By Dina Mishev
Sunday morning, I started out from Worland. After touring through open, rolling ranch country, I ended the day in Ten Sleep, at the foot of the eastern slopes of the Bighorns.
Monday, it was 4,000-plus feet up and over Power River Pass, where huge fields of periwinkle lupine distract from the few small patches of remaining snow. It was like traveling through a perfume bottle. I descended from the pass’ 9,666-foot summit into Buffalo. Sagewood Gifts, on Main Street, has a wonderful little café hiding at the back of the store. The key lime cheesecake, which they make, along with all of the breads they use, in-house, was wonderful. I spent the night in Buffalo.
Today, Tuesday, I stayed on the western side of the Bighorns, coming up from Buffalo through the tiny towns of Banner and Story before stopping in Sheridan at one of my favorite coffee shops in the state, Java Moon. After a hearty bacon breakfast burrito, some freshly squeezed lemonade – 100-degree temperatures made that sound better than coffee – and a vanilla bean scone, I continued north to Dayton. The rugged Tongue River Canyon is only six miles outside of town and the river itself comes right through town. I’m tempted to jump in.
Tomorrow I will again head up into the Bighorns, to Bear Lodge at Burgess Junction.
I, along with 300-some others this week, are doing it all on bikes though … the kind of bikes you pedal, not ones with a throttle.
This year marks the 15th annual Tour de Wyoming. It’s a volunteer-organized, six-day, fully-supported bike tour. Each day, all riders have to do is bike from point A to point B. (Well, and then pitch their tents once at point B.) A truck brings our luggage and there are eminently well-stocked and –manned rest stops en route. Riders that want to take a break can jump in a support vehicle and get taken as far up the road as they want.
At night, we camp at community centers, schools, and fairgrounds. Local groups looking to raise money make us breakfast and dinner. The route, which is different every year, usually covers between 300 and 400 miles.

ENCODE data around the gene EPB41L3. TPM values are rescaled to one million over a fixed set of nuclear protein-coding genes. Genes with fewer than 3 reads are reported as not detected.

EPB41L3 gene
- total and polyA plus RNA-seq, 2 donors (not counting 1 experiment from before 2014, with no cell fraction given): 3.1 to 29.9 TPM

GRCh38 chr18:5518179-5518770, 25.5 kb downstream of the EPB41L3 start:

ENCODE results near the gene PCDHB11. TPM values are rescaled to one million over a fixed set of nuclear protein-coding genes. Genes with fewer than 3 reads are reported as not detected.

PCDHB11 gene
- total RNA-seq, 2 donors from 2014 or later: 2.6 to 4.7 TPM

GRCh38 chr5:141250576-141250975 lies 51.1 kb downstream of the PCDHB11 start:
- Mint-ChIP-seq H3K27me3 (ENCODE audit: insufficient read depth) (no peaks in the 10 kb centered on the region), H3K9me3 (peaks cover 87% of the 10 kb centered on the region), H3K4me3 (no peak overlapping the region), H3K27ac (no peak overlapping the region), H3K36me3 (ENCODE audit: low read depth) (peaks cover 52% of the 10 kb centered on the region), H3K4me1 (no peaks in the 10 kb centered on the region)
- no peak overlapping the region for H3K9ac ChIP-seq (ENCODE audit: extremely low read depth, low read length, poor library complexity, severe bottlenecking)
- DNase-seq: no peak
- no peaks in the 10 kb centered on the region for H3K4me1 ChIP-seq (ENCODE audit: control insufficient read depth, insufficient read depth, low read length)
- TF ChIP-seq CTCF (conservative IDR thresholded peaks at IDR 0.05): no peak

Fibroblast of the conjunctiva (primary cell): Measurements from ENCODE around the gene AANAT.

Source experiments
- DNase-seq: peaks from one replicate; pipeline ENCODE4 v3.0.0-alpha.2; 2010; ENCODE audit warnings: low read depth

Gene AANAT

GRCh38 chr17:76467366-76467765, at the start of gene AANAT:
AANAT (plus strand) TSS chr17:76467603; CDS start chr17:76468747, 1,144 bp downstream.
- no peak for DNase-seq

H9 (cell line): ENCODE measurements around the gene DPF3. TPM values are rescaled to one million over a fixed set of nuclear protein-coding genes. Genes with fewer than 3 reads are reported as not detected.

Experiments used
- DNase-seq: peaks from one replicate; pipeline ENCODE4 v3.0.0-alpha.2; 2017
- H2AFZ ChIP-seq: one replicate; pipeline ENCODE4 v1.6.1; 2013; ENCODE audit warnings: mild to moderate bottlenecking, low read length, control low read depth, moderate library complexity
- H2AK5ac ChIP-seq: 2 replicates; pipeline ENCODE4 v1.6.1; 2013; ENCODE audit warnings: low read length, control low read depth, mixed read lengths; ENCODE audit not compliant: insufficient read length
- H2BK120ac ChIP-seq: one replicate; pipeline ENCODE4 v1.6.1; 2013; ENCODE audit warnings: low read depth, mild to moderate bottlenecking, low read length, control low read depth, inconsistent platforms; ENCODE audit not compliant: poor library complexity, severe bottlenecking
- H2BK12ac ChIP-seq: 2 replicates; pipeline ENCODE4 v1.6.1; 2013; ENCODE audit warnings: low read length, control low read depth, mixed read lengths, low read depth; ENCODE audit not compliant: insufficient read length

I obviously live in Wyoming, but riders come from across the country. Last night I was camping next to a couple from Florida. Over my years doing the Tour – this year marks my fifth – I’ve made friends from Illinois, Colorado, California, Oregon, and New Jersey.
I haven’t done any multi-day bike tours besides Tour de Wyoming, so I have absolutely nothing to compare it to. Most other riders have however. And they say Tour de Wyoming is the one they keep coming back to.
Of course the state’s scenery is a draw. In the five years I’ve done the Tour, we’ve hit Devils Tower, the Snowy Range, the Bighorns, the Absarokas, and Flaming Gorge.
It’s not just the scenery though. When we all rolled into Dayton this afternoon, we increased the town’s population by half. The year we went through Meeteetse, there were more of us than there were Meeteetse-ans.
I guess a town could get annoyed at being taken over by a bunch of bicyclists, but I’ve yet to see it happen. Most businesses have signs up welcoming us and stay open late or open early for us.
The first full day of this year’s Tour, a Ten Sleep-ian sat down next to me shortly after I had arrived in town and started talking. Thirty minutes later as I got up to leave and go pitch my tent at the school, Pete said that if there wasn’t any room left up there, I should feel free to camp in his front yard.
I bet if I had come through Ten Sleep in a car I wouldn’t have gotten that offer. And I’m not so sure that, even on a bike, I would have gotten that offer in too many other states either.
A 14-year resident of Jackson, Dina Mishev is the author of Total Tetons, an app available in the iTunes store. It was named a “New & Noteworthy” app by Apple when it launched in June 2010. Dina updates it regularly.